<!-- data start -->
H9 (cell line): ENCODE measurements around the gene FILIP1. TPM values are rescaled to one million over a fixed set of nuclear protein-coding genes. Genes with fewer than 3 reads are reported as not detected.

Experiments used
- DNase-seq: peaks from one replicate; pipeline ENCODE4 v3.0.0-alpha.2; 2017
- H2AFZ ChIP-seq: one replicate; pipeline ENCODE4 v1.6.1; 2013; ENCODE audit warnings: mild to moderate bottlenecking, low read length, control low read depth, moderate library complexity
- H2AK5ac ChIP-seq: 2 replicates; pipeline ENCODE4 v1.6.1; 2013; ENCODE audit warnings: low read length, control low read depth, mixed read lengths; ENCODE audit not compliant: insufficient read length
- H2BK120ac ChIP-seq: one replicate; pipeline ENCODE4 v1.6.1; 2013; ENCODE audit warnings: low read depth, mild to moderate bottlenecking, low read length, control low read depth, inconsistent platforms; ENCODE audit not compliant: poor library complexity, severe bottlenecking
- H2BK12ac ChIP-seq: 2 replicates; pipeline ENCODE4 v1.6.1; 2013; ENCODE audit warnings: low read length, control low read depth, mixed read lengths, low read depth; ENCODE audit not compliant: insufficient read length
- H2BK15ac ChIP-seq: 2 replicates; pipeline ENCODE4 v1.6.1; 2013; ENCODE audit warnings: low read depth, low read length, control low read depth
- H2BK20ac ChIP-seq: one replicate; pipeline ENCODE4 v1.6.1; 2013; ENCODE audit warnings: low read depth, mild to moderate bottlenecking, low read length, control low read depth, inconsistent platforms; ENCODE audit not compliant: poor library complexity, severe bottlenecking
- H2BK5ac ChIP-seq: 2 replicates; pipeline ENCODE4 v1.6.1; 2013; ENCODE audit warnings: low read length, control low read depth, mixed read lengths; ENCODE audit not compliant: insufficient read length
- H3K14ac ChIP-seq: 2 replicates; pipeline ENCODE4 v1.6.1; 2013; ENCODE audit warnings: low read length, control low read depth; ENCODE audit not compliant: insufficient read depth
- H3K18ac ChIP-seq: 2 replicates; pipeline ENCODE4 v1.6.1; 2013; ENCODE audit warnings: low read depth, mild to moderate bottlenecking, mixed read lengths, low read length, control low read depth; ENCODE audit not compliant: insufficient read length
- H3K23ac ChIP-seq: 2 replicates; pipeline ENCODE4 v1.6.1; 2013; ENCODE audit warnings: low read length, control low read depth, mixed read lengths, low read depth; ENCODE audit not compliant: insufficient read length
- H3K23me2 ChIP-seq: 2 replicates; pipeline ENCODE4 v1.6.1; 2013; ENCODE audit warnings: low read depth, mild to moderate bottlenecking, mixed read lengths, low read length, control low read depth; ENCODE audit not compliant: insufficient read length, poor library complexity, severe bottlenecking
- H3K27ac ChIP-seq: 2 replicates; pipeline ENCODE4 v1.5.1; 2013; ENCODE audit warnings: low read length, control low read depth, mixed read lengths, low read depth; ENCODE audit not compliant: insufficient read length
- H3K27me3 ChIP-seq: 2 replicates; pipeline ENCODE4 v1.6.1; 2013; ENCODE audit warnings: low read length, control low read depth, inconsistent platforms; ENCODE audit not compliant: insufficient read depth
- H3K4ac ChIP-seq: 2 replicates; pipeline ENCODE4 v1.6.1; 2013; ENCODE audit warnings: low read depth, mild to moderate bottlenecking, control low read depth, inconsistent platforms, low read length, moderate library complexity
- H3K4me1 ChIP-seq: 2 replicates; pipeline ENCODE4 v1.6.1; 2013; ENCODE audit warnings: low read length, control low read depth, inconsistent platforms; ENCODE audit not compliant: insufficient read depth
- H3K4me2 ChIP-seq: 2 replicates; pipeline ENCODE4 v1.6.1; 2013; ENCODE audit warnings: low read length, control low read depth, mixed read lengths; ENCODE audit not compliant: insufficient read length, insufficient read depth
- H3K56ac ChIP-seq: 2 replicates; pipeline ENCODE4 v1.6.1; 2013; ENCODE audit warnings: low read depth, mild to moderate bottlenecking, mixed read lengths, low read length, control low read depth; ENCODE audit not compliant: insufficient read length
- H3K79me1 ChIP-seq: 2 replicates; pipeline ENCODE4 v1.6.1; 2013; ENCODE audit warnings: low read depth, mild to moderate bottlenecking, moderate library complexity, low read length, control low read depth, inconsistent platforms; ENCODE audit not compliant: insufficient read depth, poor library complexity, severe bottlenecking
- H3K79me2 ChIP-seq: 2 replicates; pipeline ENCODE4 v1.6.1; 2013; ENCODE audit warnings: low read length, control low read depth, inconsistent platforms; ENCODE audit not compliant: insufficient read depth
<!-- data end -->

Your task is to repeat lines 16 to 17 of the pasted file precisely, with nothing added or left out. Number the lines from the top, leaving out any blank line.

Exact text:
- H3K27me3 ChIP-seq: 2 replicates; pipeline ENCODE4 v1.6.1; 2013; ENCODE audit warnings: low read length, control low read depth, inconsistent platforms; ENCODE audit not compliant: insufficient read depth
- H3K4ac ChIP-seq: 2 replicates; pipeline ENCODE4 v1.6.1; 2013; ENCODE audit warnings: low read depth, mild to moderate bottlenecking, control low read depth, inconsistent platforms, low read length, moderate library complexity